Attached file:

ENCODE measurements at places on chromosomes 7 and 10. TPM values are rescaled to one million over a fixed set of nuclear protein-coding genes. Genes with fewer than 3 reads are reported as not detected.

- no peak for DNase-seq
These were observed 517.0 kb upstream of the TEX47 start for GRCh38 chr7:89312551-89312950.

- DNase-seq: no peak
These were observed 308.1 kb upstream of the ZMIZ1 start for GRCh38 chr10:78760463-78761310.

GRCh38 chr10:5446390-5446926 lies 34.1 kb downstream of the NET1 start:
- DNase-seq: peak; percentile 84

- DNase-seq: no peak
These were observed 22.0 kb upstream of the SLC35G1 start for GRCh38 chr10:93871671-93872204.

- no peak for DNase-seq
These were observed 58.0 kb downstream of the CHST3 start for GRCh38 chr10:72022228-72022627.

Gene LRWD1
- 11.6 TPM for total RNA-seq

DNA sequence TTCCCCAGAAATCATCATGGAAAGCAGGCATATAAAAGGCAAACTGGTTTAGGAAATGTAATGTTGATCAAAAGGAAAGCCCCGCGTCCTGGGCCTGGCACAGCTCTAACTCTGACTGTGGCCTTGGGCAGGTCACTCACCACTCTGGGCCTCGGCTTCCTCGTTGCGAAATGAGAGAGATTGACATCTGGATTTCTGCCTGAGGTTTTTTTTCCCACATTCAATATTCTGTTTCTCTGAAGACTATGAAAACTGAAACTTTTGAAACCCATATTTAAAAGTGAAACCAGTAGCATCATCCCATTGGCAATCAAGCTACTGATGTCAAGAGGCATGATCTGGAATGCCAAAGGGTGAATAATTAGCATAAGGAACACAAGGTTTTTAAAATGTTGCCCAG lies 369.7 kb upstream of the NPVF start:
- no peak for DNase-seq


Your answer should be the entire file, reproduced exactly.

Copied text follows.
ENCODE measurements at places on chromosomes 7 and 10. TPM values are rescaled to one million over a fixed set of nuclear protein-coding genes. Genes with fewer than 3 reads are reported as not detected.

- no peak for DNase-seq
These were observed 517.0 kb upstream of the TEX47 start for GRCh38 chr7:89312551-89312950.

- DNase-seq: no peak
These were observed 308.1 kb upstream of the ZMIZ1 start for GRCh38 chr10:78760463-78761310.

GRCh38 chr10:5446390-5446926 lies 34.1 kb downstream of the NET1 start:
- DNase-seq: peak; percentile 84

- DNase-seq: no peak
These were observed 22.0 kb upstream of the SLC35G1 start for GRCh38 chr10:93871671-93872204.

- no peak for DNase-seq
These were observed 58.0 kb downstream of the CHST3 start for GRCh38 chr10:72022228-72022627.

Gene LRWD1
- 11.6 TPM for total RNA-seq

DNA sequence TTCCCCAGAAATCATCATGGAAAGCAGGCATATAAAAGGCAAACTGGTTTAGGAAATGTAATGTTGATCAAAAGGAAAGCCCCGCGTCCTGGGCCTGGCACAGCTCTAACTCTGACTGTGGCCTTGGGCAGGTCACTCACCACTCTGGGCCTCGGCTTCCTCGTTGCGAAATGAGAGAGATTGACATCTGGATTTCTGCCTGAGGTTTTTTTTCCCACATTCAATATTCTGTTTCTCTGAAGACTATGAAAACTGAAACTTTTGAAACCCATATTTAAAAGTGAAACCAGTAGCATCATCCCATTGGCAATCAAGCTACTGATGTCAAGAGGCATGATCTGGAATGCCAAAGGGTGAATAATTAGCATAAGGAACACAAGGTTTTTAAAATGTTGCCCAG lies 369.7 kb upstream of the NPVF start:
- no peak for DNase-seq